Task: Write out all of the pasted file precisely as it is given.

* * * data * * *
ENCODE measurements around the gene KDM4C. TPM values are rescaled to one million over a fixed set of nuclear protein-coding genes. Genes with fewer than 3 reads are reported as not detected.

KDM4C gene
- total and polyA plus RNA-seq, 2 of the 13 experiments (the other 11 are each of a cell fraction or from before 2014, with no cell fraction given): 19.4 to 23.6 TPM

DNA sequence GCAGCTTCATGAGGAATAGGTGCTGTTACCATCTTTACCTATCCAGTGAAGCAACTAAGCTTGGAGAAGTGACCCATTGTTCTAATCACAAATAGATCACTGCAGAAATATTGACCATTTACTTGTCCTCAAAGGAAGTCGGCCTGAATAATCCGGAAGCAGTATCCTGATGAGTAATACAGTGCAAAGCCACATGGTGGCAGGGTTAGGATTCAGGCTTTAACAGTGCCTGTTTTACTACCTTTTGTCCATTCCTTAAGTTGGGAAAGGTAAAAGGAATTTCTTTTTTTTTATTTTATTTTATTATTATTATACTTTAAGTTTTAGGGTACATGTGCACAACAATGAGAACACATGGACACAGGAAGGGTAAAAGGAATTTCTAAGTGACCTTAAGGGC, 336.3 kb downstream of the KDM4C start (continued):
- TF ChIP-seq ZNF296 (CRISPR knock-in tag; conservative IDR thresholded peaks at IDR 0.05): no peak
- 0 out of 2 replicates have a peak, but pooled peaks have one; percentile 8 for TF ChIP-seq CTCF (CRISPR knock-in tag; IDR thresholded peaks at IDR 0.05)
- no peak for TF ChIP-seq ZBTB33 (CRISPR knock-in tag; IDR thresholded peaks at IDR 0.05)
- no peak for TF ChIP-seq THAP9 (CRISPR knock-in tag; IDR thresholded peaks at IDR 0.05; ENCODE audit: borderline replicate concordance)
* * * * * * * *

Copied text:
ENCODE measurements around the gene KDM4C. TPM values are rescaled to one million over a fixed set of nuclear protein-coding genes. Genes with fewer than 3 reads are reported as not detected.

KDM4C gene
- total and polyA plus RNA-seq, 2 of the 13 experiments (the other 11 are each of a cell fraction or from before 2014, with no cell fraction given): 19.4 to 23.6 TPM

DNA sequence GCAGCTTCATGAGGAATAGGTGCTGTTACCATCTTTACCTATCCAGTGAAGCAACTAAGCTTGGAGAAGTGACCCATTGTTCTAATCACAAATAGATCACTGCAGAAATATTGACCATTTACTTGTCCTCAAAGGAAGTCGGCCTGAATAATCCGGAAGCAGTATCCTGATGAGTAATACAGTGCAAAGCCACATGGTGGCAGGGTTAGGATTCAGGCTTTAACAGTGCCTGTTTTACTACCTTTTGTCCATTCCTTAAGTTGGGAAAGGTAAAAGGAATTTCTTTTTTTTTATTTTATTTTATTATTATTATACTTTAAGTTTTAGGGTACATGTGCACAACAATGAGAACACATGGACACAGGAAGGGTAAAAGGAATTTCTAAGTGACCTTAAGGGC, 336.3 kb downstream of the KDM4C start (continued):
- TF ChIP-seq ZNF296 (CRISPR knock-in tag; conservative IDR thresholded peaks at IDR 0.05): no peak
- 0 out of 2 replicates have a peak, but pooled peaks have one; percentile 8 for TF ChIP-seq CTCF (CRISPR knock-in tag; IDR thresholded peaks at IDR 0.05)
- no peak for TF ChIP-seq ZBTB33 (CRISPR knock-in tag; IDR thresholded peaks at IDR 0.05)
- no peak for TF ChIP-seq THAP9 (CRISPR knock-in tag; IDR thresholded peaks at IDR 0.05; ENCODE audit: borderline replicate concordance)